Spirit-Led Woman

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Sarah Bessey

The false binaries can grind a girl down.

While I was growing up in third-wave charismatic circles, women were often cautioned against “the Jezebel spirit.” (I think I just heard half of the old crowd barf on their shoes at that old label, but oh, I’m going there.)

Yes. Terrible Queen Jezebel of the Old Testament was a warning to women in my circles, the death knell for any woman in leadership, carrying the accusations and implications of female bitterness, manipulation, emasculation, power, idol-worshipping, hypersexuality, layers upon layers of pet sins encapuslated in one woman’s ancient story of Israel. So sure, let’s just take it at face value, perhaps Jezebel was a whore and a power-hungry, idol-worshipping, prophet-killing madwoman. Even so, when a woman in the church betrayed the slightest bit of leadership or giftings or callings, it became the quickest way to silence that feisty woman in question: accuse her of a Jezebel spirit. An unrelenting, power-hungry, manipulative spirit.

She has a Jezebel spirit.

Bury her at the whisper of it, she’s done, the final verdict, the final silencing for many a legitimate woman of God.

I think about that old accusation of a Jezebel spirit when people talk about feminism or women in the church or whatever-term-you-want-to-call-it-now. We think you can be a feminist or you can be like Jesus, you can be a feminist or you can be in a happy visions-of-Christ-and-the-Church marriage, you can be a feminist or you can be a mother, you can be a feminist or you can be mutually submissive, you can be a feminist or you can be servant-hearted, you can be a feminist or you can be a Jesus-follower committed to the whole last-shall-be-first, least-shall-be-greatest thing. We might call you a feminist or maybe we’ll call you Jezebel or maybe we’ll say you’re angry or bitter.

Usually we’ll just say we love Jesus and believe the Bible more than you.

How damaging. Not only to the kingdom, but to the souls and lives of people around us, to our own selves.

I believe we serve the both/and God, the God-with-us-God. The Lion and the Lamb, the Judge and the Father, the Love and the Justice. And I believe you can be a feminist precisely because of your great love for Jesus. I believe you can be a woman and be a leader by God, I believe you can be a man and be a servant, I believe you can be both a servant and a leader, and I believe false binaries make us feel more right, but they rarely make us more right in the sight of God.

So the false binaries—the either/or—of most faith discussions grind me down. What an adventure in missing the point….

For instance, regarding women in leadership: there is a vast difference between a Jezebel spirit and a Deborah spirit. Just as there is a vast difference between David and Saul. (Just because two individuals share a gender doesn’t mean they share a story or a prediction or a precedent.)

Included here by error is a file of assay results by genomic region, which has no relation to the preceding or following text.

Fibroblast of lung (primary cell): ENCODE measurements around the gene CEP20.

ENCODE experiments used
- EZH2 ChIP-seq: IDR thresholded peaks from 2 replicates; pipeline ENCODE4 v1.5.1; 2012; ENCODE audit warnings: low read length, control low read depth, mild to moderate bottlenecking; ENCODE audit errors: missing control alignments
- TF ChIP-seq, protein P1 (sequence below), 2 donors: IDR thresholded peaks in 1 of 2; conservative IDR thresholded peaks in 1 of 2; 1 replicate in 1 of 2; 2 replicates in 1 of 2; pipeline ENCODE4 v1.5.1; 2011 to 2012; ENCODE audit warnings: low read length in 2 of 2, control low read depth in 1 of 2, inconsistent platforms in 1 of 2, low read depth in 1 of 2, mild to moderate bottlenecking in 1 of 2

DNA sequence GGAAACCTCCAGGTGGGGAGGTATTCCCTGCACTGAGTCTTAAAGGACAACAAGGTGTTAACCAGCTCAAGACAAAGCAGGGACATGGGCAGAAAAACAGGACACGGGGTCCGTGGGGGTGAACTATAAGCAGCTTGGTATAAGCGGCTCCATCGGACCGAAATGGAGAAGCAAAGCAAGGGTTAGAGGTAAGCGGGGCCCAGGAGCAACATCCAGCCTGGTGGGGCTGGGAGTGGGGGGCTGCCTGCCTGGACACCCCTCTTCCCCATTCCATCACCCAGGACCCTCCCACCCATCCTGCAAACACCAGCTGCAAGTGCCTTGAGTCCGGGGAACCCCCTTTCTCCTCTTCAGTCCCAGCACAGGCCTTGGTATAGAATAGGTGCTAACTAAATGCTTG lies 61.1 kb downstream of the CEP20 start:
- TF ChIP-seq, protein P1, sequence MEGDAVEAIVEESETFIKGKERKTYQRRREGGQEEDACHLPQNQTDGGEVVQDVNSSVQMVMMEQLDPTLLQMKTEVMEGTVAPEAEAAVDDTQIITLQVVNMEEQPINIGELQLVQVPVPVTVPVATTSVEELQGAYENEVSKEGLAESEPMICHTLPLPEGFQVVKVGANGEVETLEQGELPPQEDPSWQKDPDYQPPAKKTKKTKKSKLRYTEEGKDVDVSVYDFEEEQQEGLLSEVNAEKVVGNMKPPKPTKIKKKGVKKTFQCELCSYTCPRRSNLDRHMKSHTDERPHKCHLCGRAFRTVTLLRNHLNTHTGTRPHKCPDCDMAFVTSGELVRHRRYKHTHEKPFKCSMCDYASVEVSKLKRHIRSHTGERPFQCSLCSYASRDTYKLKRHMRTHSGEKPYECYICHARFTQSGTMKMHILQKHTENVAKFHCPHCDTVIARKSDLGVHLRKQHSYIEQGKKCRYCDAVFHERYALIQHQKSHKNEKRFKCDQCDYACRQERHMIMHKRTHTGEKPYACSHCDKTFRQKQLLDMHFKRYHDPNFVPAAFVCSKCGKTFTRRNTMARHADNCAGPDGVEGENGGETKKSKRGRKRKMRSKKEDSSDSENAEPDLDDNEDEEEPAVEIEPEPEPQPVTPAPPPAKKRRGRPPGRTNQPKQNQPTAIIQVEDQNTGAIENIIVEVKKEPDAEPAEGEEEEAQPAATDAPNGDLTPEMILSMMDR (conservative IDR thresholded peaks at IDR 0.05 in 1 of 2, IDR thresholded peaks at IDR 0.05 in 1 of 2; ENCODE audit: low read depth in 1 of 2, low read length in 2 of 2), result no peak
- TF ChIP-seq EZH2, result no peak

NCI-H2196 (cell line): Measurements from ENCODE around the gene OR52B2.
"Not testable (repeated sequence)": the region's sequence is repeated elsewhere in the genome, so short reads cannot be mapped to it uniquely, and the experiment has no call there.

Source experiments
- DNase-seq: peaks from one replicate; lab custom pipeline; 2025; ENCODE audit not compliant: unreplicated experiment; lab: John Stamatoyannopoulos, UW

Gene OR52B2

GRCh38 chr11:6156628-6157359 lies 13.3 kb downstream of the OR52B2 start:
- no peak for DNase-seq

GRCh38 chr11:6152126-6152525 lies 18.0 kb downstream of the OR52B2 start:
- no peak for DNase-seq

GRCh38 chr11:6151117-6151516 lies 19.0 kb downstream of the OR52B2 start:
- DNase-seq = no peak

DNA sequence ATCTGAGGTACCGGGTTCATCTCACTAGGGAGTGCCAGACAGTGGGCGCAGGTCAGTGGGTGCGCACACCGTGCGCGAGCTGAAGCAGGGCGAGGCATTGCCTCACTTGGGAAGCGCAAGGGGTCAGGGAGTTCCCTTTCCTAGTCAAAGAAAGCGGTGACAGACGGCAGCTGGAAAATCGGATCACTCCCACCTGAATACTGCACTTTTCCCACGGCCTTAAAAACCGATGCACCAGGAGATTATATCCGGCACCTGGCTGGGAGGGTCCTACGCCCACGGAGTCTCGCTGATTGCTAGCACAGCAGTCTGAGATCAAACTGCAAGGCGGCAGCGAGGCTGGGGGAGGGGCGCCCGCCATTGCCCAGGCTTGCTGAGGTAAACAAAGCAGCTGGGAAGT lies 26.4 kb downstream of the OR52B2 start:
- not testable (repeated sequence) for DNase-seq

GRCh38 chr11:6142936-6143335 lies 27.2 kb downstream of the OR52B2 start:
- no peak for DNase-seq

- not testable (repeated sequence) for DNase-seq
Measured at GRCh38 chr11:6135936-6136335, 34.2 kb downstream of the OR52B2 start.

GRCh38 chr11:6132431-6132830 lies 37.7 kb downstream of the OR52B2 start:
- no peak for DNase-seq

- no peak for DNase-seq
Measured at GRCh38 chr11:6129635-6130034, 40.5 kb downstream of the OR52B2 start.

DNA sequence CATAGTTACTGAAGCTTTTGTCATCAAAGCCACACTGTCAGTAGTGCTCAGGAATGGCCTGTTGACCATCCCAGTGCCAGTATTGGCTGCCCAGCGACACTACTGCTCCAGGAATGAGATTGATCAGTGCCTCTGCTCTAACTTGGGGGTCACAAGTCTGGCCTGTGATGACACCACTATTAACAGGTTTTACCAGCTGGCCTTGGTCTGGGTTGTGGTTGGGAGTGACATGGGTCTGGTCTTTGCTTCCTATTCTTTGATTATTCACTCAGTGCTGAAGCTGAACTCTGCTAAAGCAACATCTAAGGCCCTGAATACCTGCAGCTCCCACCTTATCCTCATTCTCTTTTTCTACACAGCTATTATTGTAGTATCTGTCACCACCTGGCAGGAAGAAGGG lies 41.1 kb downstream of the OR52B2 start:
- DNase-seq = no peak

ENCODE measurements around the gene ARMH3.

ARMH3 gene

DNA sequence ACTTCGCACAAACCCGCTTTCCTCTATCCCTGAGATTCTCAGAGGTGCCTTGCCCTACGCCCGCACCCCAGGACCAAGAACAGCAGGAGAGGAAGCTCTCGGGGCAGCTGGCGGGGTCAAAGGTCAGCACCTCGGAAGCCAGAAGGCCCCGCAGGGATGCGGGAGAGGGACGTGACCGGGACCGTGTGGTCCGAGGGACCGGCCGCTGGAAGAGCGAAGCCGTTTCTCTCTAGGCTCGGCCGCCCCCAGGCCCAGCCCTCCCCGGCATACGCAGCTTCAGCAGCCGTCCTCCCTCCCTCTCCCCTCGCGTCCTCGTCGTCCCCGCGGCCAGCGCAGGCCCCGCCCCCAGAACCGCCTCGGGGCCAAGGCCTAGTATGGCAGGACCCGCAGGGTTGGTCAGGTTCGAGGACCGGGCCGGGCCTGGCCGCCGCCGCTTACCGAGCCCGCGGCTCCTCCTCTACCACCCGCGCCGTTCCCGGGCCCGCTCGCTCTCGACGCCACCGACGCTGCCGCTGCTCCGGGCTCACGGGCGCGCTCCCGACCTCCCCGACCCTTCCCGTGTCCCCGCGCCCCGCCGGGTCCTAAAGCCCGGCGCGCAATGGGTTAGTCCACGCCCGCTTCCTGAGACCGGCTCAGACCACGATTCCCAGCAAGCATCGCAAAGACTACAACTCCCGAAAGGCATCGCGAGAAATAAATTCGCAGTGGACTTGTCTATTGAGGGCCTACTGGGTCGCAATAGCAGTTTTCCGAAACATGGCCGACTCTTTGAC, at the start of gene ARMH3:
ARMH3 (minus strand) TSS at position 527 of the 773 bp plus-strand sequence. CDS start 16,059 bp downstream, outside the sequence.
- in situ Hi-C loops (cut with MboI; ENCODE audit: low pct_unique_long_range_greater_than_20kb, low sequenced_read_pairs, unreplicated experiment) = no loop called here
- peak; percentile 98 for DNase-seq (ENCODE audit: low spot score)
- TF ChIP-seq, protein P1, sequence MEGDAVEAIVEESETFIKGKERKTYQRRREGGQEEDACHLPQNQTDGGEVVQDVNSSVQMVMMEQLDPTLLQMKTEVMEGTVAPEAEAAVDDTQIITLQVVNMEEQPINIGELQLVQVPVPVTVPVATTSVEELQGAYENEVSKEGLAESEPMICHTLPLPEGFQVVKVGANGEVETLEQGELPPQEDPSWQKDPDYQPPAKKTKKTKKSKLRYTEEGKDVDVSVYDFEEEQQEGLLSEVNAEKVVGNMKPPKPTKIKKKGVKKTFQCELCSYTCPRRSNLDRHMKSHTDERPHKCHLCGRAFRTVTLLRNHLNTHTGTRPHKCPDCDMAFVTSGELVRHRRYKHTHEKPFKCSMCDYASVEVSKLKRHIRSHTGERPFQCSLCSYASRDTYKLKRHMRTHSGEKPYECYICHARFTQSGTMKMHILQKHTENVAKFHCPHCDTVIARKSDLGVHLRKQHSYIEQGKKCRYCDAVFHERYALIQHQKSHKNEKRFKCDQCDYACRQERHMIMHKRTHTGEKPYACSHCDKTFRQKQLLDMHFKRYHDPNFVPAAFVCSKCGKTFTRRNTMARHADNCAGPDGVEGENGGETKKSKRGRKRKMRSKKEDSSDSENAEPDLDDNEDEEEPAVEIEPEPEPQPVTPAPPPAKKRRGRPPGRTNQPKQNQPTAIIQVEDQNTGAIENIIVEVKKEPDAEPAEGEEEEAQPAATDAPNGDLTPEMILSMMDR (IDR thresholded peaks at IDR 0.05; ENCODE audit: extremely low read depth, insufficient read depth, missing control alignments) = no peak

Deborah was a general in the ancient armies of Judah. She was a prophetess and a warrior; she helped lead the armies of Barak into battle and, at the time the ultimate degradation, she was seen as responsible for a major military triumph. Plus, another woman, Jael, was responsible for the death of the opposing force's leadership in her tent. Two women, two warriors, a song in Scripture.

We haven’t even talked about Priscilla or Junia, about Hannah or Anna, about Mary or Martha.

And yet, women who showcase leadership in the church today are more likely be accused as a Jezebel than celebrated as a Deborah.

This is the thing I believe about the kingdom of God: it’s for all of us. It’s for the powerful and the weak, it’s for men and for women, it’s for the outliers and the insiders. It’s for all of us. And so there is no neat and safe and tidy box: instead, there are the wild and untamed and glorious riches of Christ Jesus, there are Deborah and David, there are Junia and Paul, there are Martha and Lazarus, Esther and Sarah, and there is you and there is me. In Christ, oh, hallelujah, there is room for us all. Don’t let anyone scare you from the battle, Deborah. God has called you, Esther, for such a time as this.

People cloak it in spiritual language. But don’t be deceived: Anything that steals the very essence of God’s calling on you, God’s shalom, God’s justice, God’s way of life and living as a warrior, as a prophetess, as a mother, as a teacher, whatever-your-vocation-or-calling as a woman after God’s own heart, is a liar. There is a big difference between choosing silence and being silenced.

There is room for all of us in this story of Jesus. The kingdom of God isn’t created by fear or shame or narrow name-calling or false binaries. The kingdom of God is created in the rising up, in the singing of the song, in the battle of the everyday justice, in the daily mundane gorgeousness of servanthood and leadership, regardless of gender.

I look forward to the day when women with leadership and insight, gifts and talents, callings and prophetic leanings are called out and celebrated as a Deborah, instead of silenced as a Jezebel.


Sarah Bessey is a wife, mama of three tinies, a writer, popular blogger, and a happy-clappy Jesus lover. She lives in Abbotsford, British Columbia. Her first book, Jesus Feminist (Howard Books) has just been released. You can read more of her work at SarahBessey.com.

 

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